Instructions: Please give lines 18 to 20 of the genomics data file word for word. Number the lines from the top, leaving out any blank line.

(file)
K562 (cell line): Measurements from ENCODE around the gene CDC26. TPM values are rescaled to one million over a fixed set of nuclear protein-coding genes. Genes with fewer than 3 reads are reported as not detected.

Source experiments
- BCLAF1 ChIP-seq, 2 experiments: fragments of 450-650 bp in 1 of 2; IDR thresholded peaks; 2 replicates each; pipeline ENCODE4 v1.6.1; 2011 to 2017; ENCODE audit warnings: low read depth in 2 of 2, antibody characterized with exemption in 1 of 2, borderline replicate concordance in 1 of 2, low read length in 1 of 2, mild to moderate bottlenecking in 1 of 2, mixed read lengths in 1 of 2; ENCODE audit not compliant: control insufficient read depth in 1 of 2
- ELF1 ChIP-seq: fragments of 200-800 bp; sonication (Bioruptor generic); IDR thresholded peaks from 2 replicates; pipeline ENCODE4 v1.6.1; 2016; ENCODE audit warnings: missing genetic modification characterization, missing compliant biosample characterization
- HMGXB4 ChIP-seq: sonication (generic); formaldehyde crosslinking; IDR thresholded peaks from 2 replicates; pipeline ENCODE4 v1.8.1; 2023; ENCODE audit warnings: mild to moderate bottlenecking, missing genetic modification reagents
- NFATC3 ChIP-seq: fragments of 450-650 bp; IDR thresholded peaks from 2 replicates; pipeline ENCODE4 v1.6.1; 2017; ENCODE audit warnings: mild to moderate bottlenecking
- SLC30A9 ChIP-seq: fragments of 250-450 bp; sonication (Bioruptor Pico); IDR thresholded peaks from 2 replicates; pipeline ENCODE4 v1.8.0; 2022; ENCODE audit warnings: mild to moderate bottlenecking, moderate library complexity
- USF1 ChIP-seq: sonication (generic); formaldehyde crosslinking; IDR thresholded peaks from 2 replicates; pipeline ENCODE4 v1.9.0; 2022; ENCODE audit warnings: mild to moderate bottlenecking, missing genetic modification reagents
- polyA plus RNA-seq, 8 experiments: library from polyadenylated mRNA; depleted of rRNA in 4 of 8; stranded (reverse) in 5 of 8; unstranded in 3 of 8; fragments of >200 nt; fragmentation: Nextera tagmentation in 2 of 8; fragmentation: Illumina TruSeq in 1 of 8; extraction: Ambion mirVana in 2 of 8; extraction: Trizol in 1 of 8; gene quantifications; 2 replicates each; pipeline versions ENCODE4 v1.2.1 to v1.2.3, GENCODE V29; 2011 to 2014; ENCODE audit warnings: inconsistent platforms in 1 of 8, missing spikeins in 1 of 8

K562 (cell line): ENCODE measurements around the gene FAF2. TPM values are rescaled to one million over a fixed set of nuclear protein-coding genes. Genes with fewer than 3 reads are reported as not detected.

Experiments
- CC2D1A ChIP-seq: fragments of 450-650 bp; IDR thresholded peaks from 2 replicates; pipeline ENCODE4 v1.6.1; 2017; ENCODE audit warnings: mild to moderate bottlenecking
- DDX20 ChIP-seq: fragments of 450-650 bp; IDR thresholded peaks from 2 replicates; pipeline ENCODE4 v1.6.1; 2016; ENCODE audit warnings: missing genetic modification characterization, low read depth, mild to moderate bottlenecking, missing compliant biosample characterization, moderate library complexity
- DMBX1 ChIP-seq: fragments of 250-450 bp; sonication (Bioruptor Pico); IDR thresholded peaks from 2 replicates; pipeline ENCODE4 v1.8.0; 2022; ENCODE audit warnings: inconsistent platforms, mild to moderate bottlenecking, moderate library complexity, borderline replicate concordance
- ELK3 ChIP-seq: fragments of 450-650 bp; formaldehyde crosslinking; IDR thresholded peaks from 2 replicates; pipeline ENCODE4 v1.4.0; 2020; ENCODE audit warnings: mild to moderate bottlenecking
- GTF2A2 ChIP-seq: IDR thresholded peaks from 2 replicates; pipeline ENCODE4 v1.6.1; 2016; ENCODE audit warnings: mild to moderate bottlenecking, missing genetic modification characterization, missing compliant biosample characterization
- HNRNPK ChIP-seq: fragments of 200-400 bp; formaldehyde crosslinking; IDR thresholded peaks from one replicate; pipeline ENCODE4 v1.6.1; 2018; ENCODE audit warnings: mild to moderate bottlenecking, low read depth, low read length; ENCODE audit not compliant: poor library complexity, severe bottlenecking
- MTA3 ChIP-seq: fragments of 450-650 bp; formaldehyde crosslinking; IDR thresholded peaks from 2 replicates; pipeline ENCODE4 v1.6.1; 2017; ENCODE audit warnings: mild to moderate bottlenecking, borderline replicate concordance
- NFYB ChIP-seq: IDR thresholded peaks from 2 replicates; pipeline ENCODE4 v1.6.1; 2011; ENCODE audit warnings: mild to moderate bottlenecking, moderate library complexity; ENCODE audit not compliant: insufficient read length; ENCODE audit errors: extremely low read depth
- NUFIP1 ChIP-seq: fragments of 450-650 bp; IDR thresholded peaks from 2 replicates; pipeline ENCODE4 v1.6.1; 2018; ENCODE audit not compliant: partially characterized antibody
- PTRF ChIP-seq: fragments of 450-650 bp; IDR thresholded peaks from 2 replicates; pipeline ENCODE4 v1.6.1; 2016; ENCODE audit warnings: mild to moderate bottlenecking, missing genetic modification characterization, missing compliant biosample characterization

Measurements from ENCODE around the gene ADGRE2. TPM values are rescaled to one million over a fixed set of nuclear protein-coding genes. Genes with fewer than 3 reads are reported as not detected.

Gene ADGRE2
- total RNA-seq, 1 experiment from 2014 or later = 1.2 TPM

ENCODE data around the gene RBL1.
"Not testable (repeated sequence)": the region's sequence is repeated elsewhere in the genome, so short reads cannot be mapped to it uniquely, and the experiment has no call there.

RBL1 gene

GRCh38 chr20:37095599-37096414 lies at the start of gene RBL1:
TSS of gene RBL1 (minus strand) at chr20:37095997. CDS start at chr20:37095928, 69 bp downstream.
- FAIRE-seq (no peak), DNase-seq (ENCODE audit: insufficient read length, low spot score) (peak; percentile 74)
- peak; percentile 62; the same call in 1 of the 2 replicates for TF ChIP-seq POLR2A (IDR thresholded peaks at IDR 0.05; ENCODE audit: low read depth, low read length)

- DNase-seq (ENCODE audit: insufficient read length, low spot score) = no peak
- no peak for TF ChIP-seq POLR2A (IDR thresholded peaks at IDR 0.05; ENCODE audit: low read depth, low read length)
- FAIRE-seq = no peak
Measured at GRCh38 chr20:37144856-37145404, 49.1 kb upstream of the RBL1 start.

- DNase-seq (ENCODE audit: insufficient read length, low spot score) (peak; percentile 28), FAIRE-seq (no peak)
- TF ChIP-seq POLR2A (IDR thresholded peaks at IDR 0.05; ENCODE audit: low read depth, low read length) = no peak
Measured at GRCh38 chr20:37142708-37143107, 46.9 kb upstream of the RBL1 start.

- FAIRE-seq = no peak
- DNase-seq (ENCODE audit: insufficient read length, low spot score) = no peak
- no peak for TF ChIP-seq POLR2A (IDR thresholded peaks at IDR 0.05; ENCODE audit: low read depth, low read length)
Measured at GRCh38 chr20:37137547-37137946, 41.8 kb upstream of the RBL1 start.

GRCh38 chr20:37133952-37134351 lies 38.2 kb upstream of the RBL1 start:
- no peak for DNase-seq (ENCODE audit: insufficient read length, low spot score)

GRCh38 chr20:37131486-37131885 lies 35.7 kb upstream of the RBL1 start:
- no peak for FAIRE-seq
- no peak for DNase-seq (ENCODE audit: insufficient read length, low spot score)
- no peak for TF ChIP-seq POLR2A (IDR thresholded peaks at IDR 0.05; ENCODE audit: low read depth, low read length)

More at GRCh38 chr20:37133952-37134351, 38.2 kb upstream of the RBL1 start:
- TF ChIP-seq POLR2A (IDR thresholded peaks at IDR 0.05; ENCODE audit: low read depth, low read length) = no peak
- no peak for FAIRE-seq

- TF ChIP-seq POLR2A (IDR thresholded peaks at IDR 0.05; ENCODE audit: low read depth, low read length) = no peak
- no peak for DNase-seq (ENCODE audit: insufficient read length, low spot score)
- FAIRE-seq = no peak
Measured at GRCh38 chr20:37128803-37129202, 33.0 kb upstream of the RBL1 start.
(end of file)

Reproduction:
- MTA3 ChIP-seq: fragments of 450-650 bp; formaldehyde crosslinking; IDR thresholded peaks from 2 replicates; pipeline ENCODE4 v1.6.1; 2017; ENCODE audit warnings: mild to moderate bottlenecking, borderline replicate concordance
- NFYB ChIP-seq: IDR thresholded peaks from 2 replicates; pipeline ENCODE4 v1.6.1; 2011; ENCODE audit warnings: mild to moderate bottlenecking, moderate library complexity; ENCODE audit not compliant: insufficient read length; ENCODE audit errors: extremely low read depth
- NUFIP1 ChIP-seq: fragments of 450-650 bp; IDR thresholded peaks from 2 replicates; pipeline ENCODE4 v1.6.1; 2018; ENCODE audit not compliant: partially characterized antibody